“I had learned to edit my newscasts, so I was the anchor, the producer and the film editor. And the projectionist, he would listen to my cues and, hopefully, roll the story according to what I was saying. And there were so many possibilities for error back then. And we made ‘em.”

When he’s off the air, Sharpe is a family man, enjoying being dad to six children in his “Brady Bunch” blended family. In addition, “I’m a big reader, I’m an avid reader. I play a little tennis, I walk a lot, I go to the gym a little bit.”

Actually, Sharpe is an avid tennis player and fan, having been raised by a tennis coach father who built a court at his home when Sharpe was growing up. His friend and frequent tennis partner Rick Buchanan told a story that illustrates another of Sharpe’s traits – generosity. Years ago, on a trip to England, Sharpe entered a contest, on a lark, for tickets to Wimbledon. “And as anyone who knows tennis, Wimbledon is the holy grail of tennis,” said Buchanan. “It is the cathedral of tennis. And Bill won two tickets to go to Wimbledon.” Instead of using the prize himself, however, “he gave it to his mother and father, the person who taught him tennis and the love of the game.”

Buchanan said Sharpe is as warm and genuine offscreen as he is on the air. “He has a love of life, but I think mainly an interest and love of knowledge. He has a very good sense of humor, he loves a joke,” said Buchanan, adding that Sharpe does an excellent Groucho Marx impression. “He loves to cut up, and he likes a good joke, not only telling it, but hearing one. He is a very good storyteller, but he’s also an excellent listener.”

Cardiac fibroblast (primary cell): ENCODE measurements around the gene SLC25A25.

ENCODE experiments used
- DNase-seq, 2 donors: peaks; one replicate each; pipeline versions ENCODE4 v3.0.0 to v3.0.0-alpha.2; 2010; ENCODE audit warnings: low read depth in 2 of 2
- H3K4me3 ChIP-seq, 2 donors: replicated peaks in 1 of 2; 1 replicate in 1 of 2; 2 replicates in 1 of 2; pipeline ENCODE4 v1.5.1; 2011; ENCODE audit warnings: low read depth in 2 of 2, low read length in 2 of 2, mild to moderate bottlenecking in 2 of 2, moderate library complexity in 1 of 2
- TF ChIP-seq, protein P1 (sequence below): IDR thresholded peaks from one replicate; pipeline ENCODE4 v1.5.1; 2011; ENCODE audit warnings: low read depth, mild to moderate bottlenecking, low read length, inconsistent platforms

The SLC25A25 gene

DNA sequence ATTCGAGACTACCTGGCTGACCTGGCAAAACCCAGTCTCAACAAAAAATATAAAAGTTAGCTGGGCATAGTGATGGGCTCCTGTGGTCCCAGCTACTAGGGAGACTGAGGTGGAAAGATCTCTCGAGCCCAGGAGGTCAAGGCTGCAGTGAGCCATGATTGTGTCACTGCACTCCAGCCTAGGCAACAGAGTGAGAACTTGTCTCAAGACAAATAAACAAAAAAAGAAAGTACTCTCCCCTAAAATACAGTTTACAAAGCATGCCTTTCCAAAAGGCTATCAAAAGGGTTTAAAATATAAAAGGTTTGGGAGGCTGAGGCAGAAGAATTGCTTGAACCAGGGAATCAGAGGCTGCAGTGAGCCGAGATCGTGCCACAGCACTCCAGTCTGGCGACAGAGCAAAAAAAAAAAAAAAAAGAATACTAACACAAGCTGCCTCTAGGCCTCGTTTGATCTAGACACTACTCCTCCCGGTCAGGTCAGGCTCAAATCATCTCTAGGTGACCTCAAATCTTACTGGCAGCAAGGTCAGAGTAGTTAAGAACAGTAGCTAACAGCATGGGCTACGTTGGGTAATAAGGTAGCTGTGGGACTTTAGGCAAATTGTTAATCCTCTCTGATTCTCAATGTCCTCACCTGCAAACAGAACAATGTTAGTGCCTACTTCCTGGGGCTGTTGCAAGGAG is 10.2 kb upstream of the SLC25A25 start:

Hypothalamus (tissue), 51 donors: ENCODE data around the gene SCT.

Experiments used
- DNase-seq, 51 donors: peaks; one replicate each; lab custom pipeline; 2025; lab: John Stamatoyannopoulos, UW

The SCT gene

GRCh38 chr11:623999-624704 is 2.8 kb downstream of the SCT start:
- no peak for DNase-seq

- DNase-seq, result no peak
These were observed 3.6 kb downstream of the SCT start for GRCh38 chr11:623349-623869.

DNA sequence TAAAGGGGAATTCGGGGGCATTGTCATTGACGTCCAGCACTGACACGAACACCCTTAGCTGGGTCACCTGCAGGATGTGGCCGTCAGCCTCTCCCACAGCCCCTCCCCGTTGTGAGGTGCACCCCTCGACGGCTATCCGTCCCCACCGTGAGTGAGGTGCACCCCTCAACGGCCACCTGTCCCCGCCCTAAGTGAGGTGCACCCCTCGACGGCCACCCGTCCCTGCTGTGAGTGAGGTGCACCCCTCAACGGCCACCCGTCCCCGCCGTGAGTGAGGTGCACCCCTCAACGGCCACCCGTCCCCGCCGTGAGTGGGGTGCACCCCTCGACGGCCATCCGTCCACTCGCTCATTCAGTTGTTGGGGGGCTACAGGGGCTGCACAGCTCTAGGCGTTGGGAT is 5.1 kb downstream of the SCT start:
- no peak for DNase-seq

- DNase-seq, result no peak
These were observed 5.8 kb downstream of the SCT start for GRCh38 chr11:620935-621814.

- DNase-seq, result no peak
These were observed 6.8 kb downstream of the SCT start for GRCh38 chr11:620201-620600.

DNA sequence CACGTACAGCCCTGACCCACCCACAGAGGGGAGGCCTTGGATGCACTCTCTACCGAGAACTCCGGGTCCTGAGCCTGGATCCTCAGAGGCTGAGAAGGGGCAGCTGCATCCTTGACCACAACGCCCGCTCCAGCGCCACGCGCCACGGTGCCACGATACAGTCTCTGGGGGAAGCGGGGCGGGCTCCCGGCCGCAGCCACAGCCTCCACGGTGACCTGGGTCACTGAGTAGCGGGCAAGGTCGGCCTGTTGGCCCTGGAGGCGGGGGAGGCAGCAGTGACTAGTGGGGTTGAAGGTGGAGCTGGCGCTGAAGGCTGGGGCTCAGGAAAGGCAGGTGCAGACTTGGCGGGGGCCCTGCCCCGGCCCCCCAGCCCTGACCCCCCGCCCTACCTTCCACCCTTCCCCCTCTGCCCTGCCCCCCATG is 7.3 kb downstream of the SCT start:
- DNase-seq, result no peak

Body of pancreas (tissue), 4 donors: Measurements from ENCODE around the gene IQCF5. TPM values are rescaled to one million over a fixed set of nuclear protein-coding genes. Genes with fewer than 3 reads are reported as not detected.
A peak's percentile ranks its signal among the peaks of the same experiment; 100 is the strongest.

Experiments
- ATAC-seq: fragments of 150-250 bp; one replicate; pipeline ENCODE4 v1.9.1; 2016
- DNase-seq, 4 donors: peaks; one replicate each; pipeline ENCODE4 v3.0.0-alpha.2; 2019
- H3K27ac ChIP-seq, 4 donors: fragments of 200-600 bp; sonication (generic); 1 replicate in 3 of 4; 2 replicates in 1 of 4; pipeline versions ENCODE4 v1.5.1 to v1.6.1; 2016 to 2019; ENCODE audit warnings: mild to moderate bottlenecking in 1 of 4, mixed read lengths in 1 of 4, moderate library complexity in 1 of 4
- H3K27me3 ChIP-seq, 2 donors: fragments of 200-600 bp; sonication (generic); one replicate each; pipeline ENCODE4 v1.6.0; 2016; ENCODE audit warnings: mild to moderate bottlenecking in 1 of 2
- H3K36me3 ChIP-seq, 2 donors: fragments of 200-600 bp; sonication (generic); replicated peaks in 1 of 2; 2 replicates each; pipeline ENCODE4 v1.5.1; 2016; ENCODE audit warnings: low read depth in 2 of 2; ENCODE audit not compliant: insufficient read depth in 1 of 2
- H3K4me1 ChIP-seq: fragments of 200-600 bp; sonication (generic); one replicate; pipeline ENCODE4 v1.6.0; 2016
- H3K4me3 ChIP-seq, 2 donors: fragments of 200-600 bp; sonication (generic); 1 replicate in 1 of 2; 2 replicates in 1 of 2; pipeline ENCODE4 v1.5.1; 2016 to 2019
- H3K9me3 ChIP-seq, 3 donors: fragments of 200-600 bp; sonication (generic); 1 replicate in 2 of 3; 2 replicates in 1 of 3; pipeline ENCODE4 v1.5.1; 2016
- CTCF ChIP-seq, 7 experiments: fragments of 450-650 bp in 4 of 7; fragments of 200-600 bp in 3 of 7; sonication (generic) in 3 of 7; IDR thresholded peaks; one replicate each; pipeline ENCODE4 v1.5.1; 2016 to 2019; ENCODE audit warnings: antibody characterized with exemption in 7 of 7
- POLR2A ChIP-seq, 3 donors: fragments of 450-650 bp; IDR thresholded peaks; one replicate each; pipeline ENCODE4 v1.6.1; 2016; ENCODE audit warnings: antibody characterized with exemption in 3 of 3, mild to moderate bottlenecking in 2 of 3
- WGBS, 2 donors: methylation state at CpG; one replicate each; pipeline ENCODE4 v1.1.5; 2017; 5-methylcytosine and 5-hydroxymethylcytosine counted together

His listening skills and passion for learning have helped make Sharpe, in his friend’s view, often “the smartest person in the room. And along with that,” observed Buchanan, “he has the gift of making you feel special, and at times that you are the smartest person in the room.”

Most people don’t know that Sharpe loves to sing – badly, he claims - and another thing that would surprise people, he said, is that this outgoing broadcaster was once painfully shy.

“TV brought me out. Radio brought me out when I was in college. I was fine with my friends. But meeting new people was tough,” he remembered. But “I forced myself to do it. In the news business, you’ve got to! Forcing myself to do that got me over that shyness.” Now, his love of being with other people is obvious.

Sharpe is a Lowcountry icon, but said that he’d be happy if people thought of him as a decent anchor man who brought the news to his hometown and did a pretty good job at it.

Judging by the comments of his many admiring friends and colleagues, that humble goal seems to have been surpassed long ago.

Chard doubtlessly spoke for thousands when she said “I know everyone’s going to miss him on the air so much. I cannot imagine not hearing his voice on the evening news.” She then added the silver lining, “but at least I will get to see him in person more often. Lucky me!”

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Tut Underwood is producer of South Carolina Focus, a weekly news feature. A native of Alabama, Tut graduated from Auburn University with a BA in Speech Communication. He worked in radio in his hometown before moving to Columbia where he received a Master of Mass Communications degree from the University of South Carolina, and worked for local radio while pursuing his degree. He also worked in television. He was employed as a public information specialist for USC, and became Director of Public Information and Marketing for the South Carolina State Museum. His hobbies include reading, listening to music in a variety of styles and collecting movies and old time radio programs.